Research Article

Mandatory Will in Islamic Jurisprudence and Civil Law of Afghanistan


  • Sibghatullah Hakimi Member of Islamic sciences and culture, Department of faculty Education, Baghlan University of Afghanistan
  • Gulzaman Hanif Member of Department of Islamic Law, Faculty Sharia Law, Baghlan University of Afghanistan


Imam Abu Hanifah did not consider a will to be obligatory on a person who left his own property except in a situation where he has a right that cannot be fulfilled in any other way except through a will. A number of jurists and hadith scholars such as Saeed Ibn Musayyib, Hassan Basri, Daoud Zahiri, Ishaq Ibn Rahwiyeh, Ibn Hazm Zahiri and Imam Ahmad Ibn Hanbal say that a will is obligatory for relatives who do not have the right to inherit from the heir.  According to the Hanafi jurisprudence, obligatory wills in Afghanistan's civil law are not intended to secure social interests, avoiding malice and envy - for grandchildren whose father dies during the grandfather's lifetime and cannot inherit from his grandfather according to the rules of inheritance, according to the second theory of the will to non-heirs relatives in the article 2182 to 2188 considering special conditions as obligatory. Obligatory wills are recognized as prior to other wills. And the beneficiaries of obligatory wills are as follows: 1- for a person who belongs to the first class and is the son of a girl. 2- For sons and those who are related to the deceased by a male. 3- For a person who died with his father or mother in an accident. And  4- For a child whose death was pronounced while his parents were alive. The obligatory will follow some principles, namely,any principle that has made its subsidiary part of the inheritance cannot be opposed to a subsidiary whose principle is someone else's, and the division of the share of each parent (boy or girl) among its branches, which includes both sexes, is divided according to the reference, such as Haz Al-Anithan.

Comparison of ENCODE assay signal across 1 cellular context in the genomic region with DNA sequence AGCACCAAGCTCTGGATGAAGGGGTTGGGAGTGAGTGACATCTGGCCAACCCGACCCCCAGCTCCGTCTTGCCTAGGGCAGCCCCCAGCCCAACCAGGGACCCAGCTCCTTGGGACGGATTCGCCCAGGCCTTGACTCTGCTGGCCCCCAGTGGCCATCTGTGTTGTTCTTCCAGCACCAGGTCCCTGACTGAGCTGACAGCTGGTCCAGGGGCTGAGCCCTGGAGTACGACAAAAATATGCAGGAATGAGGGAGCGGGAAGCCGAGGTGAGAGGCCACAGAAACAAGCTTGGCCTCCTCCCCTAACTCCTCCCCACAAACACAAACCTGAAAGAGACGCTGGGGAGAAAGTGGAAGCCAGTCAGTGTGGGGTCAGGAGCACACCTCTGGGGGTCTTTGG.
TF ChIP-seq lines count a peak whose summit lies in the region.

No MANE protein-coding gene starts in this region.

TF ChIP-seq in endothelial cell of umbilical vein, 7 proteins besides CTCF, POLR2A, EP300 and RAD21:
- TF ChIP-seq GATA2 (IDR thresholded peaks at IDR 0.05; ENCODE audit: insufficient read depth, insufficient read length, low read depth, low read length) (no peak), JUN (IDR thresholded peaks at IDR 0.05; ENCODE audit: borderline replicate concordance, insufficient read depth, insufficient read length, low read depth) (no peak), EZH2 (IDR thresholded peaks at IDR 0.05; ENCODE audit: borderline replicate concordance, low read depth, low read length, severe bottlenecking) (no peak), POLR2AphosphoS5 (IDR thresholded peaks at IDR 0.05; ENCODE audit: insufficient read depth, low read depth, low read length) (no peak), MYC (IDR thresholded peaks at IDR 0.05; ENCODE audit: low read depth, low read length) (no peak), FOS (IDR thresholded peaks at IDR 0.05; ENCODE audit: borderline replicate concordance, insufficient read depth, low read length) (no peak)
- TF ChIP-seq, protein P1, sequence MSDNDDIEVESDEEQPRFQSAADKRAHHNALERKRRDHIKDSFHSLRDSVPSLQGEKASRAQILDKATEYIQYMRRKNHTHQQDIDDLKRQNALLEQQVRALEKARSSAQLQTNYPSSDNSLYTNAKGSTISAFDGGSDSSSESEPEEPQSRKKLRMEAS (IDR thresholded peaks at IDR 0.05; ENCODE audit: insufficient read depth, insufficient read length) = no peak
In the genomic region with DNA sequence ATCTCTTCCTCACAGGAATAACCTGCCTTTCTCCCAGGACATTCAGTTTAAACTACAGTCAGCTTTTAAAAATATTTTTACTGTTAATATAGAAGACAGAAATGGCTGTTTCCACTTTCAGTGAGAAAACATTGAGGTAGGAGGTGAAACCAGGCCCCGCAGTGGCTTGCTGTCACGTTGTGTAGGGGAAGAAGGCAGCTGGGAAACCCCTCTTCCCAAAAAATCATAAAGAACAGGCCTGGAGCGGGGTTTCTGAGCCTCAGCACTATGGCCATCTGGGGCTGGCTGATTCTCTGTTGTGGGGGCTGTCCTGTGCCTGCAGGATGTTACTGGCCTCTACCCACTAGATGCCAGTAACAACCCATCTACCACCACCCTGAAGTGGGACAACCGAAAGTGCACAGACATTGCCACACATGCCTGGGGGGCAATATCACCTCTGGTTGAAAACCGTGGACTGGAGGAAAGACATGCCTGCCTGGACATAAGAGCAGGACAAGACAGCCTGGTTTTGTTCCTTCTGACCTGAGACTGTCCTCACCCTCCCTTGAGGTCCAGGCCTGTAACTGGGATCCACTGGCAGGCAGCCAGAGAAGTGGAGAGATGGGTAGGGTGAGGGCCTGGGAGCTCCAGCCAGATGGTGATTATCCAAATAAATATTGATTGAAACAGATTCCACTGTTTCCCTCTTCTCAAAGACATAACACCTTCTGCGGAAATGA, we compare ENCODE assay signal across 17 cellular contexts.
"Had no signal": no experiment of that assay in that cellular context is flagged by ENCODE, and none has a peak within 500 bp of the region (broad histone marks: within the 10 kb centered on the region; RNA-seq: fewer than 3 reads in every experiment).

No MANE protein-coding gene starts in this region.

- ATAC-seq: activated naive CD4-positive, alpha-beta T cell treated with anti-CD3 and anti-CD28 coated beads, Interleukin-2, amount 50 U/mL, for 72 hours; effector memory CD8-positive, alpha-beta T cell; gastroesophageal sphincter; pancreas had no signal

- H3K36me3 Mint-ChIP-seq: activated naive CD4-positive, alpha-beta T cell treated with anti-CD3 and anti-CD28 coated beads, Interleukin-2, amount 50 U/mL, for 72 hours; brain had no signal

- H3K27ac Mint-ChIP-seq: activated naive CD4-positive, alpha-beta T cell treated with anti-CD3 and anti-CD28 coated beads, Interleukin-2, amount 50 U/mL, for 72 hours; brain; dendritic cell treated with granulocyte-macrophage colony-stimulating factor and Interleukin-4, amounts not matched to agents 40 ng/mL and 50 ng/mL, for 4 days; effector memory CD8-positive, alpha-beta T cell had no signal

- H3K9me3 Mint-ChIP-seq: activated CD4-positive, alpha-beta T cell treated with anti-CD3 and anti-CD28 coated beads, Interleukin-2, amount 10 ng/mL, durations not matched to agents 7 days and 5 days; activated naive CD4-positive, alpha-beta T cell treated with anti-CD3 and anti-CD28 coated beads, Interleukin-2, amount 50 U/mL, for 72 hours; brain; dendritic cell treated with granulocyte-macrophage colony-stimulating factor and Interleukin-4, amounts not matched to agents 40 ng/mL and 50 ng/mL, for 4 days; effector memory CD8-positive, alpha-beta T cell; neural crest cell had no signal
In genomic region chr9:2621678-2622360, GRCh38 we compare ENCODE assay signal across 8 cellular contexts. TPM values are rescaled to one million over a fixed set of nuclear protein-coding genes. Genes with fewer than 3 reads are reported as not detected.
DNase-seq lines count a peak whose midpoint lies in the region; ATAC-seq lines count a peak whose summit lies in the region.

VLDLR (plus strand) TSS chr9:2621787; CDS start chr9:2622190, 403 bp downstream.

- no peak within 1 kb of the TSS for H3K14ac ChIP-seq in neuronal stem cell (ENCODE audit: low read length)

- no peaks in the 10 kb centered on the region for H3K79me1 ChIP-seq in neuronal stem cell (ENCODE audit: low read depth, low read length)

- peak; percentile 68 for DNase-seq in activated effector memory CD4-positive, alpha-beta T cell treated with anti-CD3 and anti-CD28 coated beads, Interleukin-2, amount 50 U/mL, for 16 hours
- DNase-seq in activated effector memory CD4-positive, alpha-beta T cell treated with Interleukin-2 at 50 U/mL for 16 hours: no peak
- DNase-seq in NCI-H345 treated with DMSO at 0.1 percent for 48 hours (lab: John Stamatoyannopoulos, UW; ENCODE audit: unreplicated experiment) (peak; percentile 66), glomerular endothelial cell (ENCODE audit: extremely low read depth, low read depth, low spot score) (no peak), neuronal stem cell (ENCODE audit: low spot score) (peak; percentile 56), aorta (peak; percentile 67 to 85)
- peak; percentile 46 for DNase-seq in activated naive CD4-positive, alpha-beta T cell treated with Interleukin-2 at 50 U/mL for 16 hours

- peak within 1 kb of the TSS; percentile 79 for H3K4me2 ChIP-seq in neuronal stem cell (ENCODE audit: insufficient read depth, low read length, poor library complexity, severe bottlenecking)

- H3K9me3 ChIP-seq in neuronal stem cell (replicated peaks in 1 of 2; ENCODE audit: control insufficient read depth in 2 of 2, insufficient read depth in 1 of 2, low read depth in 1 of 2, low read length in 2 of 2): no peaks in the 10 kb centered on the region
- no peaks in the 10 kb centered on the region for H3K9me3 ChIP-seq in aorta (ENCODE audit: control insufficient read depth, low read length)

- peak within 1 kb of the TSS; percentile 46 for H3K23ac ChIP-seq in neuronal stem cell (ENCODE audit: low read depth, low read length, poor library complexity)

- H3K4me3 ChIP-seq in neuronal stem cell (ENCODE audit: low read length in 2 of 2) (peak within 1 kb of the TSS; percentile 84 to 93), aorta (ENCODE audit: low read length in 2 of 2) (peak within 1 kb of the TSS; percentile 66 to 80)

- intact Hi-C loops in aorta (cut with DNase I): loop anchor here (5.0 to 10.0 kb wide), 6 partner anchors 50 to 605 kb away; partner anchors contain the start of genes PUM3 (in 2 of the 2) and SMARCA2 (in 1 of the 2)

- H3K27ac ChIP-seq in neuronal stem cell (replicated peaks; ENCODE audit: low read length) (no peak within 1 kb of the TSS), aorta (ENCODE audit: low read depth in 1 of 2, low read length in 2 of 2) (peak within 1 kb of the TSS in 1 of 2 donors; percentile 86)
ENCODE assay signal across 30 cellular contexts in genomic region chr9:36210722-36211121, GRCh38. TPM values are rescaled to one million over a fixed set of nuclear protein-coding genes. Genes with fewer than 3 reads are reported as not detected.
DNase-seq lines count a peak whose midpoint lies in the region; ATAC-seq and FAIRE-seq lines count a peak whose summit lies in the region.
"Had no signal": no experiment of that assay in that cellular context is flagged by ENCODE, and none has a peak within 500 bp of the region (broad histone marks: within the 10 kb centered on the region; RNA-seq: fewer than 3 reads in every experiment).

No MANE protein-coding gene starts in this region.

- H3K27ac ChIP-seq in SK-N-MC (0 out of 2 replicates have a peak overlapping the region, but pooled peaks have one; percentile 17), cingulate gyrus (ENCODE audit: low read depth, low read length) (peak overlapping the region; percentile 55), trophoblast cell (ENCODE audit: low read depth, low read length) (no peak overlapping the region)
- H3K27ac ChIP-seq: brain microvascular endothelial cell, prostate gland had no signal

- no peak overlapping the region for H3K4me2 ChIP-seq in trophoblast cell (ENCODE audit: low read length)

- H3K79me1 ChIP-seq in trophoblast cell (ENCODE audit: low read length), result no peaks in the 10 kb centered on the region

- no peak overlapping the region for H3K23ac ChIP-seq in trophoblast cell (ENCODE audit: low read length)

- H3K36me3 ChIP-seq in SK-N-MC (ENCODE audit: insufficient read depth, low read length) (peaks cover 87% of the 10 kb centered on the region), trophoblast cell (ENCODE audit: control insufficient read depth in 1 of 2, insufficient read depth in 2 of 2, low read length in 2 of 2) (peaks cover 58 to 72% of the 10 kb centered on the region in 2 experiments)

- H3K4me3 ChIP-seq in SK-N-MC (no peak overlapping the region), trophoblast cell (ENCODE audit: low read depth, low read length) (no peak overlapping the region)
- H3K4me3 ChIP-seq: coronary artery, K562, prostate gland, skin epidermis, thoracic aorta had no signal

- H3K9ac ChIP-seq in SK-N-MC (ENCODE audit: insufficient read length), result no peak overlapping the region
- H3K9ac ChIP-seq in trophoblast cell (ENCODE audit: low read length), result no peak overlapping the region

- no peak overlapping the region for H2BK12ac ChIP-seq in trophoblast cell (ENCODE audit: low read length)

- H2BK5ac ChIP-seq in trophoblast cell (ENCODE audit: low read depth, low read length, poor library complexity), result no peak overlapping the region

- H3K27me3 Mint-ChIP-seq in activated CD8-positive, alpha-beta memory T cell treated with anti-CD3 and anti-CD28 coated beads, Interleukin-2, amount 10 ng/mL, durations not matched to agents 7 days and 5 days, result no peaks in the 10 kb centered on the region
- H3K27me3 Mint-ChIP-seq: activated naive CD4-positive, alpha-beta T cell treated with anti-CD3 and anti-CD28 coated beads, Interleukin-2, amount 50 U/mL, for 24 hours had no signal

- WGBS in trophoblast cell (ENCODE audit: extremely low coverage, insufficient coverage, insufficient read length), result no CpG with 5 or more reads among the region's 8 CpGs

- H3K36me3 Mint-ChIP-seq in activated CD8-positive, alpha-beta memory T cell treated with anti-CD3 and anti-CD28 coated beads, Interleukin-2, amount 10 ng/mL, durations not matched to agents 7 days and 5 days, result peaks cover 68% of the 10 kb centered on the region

Article information


Journal of Humanities and Social Sciences Studies

Volume (Issue)

5 (6)





How to Cite

Hakimi, S., & Hanif, G. (2023). Mandatory Will in Islamic Jurisprudence and Civil Law of Afghanistan . Journal of Humanities and Social Sciences Studies, 5(6), 106–111.



estate, share, civil law, deceased's branch, deceased's principal, obligatory will